The Gospel of Corporatocracy, Part One.

“This is madness!”

Corporatocracy. A word few people are comfortable using, and even fewer who comprehend its inherent meaning. An autocratic regime of corporations. Big business, big brother, all day, every day. While you sleep, it plays in the background, through your alarm clock, cellular phone, the bed you slept in, the apartment you live in, the clothes you were wearing. All that shit. You might have even seen a tinge of product placement in a dream you had. It’s that close. Like balls deep close, no lube. Doesn’t that seem strange? Something that can have us prone and bloody in a heartbeat, is the same something that eludes our mind’s ability to perceive it.

Let’s use an analogy to illustrate how this ‘mechanism’ operates in our society today. How about media? Art? Entertainment? Music… culture?

So I’m sitting here, two beers and a bowl of green in, landed on home base after a quick visit to a trick, and I put some tunes on. Who comes up first but, Lola Monroe. This bitch has been out for years, and I’m only hearing about her now. Coinky-dink? Not really.

Let’s take a look in a seemingly unrelated direction and talk about industry. To all music lovers, we have borne witness to the divorce of artistry from industry, but why is that pattern so consistent? If the music industry is supposed to be making a good product, and providing a good service, why is no one buying music anymore? Why are the artists that we want to hear never available when we want them? As a consumer, I find this infuriating, and as a musician, I find it unacceptable.

Another paradigm shift. Lola Monroe has been releasing ‘mixtapes‘ for about 3 or 4 years now. This story is a repeating situation I have become a part of. I see a very beautiful and talented black woman (female rappers especially, but singers, actors, models and other artists fall prey as well), of capable means and clout denied the opportunity to connect with a mainstream voice. To find her I have to stumble upon her, reading the comments of the viewer of a video by a completely different artist (Brianna Perry – ‘Marilyn Monroe‘). I find out about Lola’s new song, ‘Don’t Wake Me‘ and think to myself “thank goodness for the internet, otherwise I’d never know her”. Now, Lola’s track hasn’t been getting as much airplay as Brianna, and they are still beautiful and talented. What is the deciding factor between them?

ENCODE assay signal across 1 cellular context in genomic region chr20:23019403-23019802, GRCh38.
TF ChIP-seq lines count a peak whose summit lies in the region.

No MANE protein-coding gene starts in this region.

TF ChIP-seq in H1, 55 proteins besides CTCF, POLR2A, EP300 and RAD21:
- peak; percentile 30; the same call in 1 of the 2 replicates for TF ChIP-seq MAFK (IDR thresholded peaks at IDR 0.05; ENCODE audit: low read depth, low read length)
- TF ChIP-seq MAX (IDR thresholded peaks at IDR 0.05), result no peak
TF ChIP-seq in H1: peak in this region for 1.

Let’s take another look at corporate culture. Corporations are artificial people, recognized by law, that are created to serve a purpose. They hold no physical space other than an office, or on paper. A corporation can own or even be a record label. What do record labels produce? They produce music from so-called recording artists. They used to call them singers, musicians and dancers performing artists, but with all the editing in post production, people recognized that the previous title did not apply, and so the term ‘recording artist’ was born. This term gently insinuates that the artist’s main focus is to create a viable recording for sale (product). The service, however; is no longer performance, but a mish-mash of lip synching and composite recordings performed while simultaneously grinding out another tired bit of cheap choreography. This is passed off as art, and we wonder why the industry gives us shit.

Back to the original phrase, corporatocrasy. In this modern society, we are all subject to the influence of a certain power structure. A certain hegemonic establishment. It has existed in one form or another for at least a millenium. The mere fact that it has existed alongside the development of human civilization and flourished, means that some facet of civilization is fuelling it. We are feeding it, and we don’t realize it.

Money.

Money is the modern slavery. Money equals debt. Debt equals slavery. Currency infers control over the perceived “culture of scarcity” that we currently inhabit. While we all know that it is an illusion, we allow this mechanism to control our civilization, and thusly, us. We can’t see our lives without controlled access to goods and services so we allow money to control our access to it. Does this make sense?